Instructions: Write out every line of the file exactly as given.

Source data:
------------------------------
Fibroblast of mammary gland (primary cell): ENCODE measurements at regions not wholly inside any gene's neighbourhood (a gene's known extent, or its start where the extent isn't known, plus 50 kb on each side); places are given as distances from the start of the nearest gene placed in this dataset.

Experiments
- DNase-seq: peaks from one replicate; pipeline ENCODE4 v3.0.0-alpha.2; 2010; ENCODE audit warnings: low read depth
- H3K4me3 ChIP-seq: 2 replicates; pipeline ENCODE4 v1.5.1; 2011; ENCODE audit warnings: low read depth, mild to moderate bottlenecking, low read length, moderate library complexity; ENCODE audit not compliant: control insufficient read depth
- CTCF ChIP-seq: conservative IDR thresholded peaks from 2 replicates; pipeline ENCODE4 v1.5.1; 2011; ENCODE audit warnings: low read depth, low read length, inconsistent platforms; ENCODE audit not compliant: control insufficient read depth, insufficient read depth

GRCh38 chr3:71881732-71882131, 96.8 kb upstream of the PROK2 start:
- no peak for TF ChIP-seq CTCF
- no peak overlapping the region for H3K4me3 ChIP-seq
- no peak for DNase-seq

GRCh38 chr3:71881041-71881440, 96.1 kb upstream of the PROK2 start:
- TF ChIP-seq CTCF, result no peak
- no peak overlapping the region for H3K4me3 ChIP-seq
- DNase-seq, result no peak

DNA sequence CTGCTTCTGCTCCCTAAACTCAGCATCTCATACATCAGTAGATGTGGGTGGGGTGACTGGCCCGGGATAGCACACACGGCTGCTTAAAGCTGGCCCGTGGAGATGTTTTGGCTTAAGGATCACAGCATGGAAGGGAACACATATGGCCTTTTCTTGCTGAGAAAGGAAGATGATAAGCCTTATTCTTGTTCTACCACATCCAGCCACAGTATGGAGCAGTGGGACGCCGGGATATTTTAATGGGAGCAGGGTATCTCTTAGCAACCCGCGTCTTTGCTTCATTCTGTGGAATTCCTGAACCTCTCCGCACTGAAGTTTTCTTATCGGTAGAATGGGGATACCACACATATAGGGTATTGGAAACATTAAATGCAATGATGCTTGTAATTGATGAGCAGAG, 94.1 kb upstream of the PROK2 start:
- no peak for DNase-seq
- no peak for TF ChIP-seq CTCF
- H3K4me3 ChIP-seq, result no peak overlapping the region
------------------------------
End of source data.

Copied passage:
Fibroblast of mammary gland (primary cell): ENCODE measurements at regions not wholly inside any gene's neighbourhood (a gene's known extent, or its start where the extent isn't known, plus 50 kb on each side); places are given as distances from the start of the nearest gene placed in this dataset.

Experiments
- DNase-seq: peaks from one replicate; pipeline ENCODE4 v3.0.0-alpha.2; 2010; ENCODE audit warnings: low read depth
- H3K4me3 ChIP-seq: 2 replicates; pipeline ENCODE4 v1.5.1; 2011; ENCODE audit warnings: low read depth, mild to moderate bottlenecking, low read length, moderate library complexity; ENCODE audit not compliant: control insufficient read depth
- CTCF ChIP-seq: conservative IDR thresholded peaks from 2 replicates; pipeline ENCODE4 v1.5.1; 2011; ENCODE audit warnings: low read depth, low read length, inconsistent platforms; ENCODE audit not compliant: control insufficient read depth, insufficient read depth

GRCh38 chr3:71881732-71882131, 96.8 kb upstream of the PROK2 start:
- no peak for TF ChIP-seq CTCF
- no peak overlapping the region for H3K4me3 ChIP-seq
- no peak for DNase-seq

GRCh38 chr3:71881041-71881440, 96.1 kb upstream of the PROK2 start:
- TF ChIP-seq CTCF, result no peak
- no peak overlapping the region for H3K4me3 ChIP-seq
- DNase-seq, result no peak

DNA sequence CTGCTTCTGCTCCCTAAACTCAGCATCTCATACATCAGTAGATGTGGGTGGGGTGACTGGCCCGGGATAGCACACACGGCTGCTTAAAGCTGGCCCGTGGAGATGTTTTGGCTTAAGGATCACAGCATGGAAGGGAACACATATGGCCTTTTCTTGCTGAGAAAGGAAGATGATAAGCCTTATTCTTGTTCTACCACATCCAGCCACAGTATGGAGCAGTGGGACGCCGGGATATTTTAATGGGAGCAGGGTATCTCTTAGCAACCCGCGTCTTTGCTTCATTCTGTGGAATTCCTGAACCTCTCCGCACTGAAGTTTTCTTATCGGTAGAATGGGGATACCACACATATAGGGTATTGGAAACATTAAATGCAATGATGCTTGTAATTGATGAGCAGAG, 94.1 kb upstream of the PROK2 start:
- no peak for DNase-seq
- no peak for TF ChIP-seq CTCF
- H3K4me3 ChIP-seq, result no peak overlapping the region